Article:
Cyril, the Archbishop of Jerusalem

Cyril, the archbishop of Jerusalem lived during the reign of Constantius, the son of Constantine the great, in 340. He was the son of pious and orthodox parents, he was educated by them and he was brought up with pious and correct dogmas. When the Patriarch of Jerusalem left this life, blessed Cyril succeeded him to the prelatic throne of Jerusalem and fought for the dogmas of the Apostles and the Fathers.

At that time the throne of Ceasaria-in-Palestine was held by Akakios the Arian. This man had been deposed and defrocked by the local Council of Sardike, because he would not confess the Son to be consubstantial with the Father. However, he tyranically held the throne of Ceasaria, because he was an acquaintance and a friend of emperor Constantine, who thoughtlessly believed what Arius had taught. So, he was allowed by the emperor to depose blessed Cyril from his throne and to banish him from Jerusalem.

Divine Cyril came to Tarsus of Cilicia and associated with blessed Silvanus, who lived there. When a council that St. Cyril attended was held in Seleucia, the aforementioned heretical Akakios left the Council and went to Constantinople where he slandered the saint and infuriated the emperor against him. So, he banished the saint again.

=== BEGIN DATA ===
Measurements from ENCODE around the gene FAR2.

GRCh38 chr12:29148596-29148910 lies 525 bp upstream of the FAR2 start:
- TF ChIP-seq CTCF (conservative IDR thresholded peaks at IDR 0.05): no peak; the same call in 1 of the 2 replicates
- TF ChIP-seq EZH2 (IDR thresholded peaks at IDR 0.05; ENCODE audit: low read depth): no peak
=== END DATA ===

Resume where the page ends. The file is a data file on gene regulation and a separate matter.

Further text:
When Constantius died in 361, Julian the apostate succeeded him. Julian wanted to win the Bishops' favour and love and, so, he ordered that all who had been exiled by Constantius ought to return to their dioceses. Thus, among others St. Cyril received the throne of Jerusalem.

He ministered the flock which Christ had entrusted him well and with love for God and he left to the Church of Christ these texts which are thought to be his Catechisms together with some other sermons of his, as a memorial of his wisdom.

He lived for a few years after his return and then he rested in peace. He was of medium height, pale and he had a lot of hair on his head. He had a short nose, a square face, straight and equal eyebrows and a bushy white beard which was divided in two. Moreover, he was as boorish as a peasant.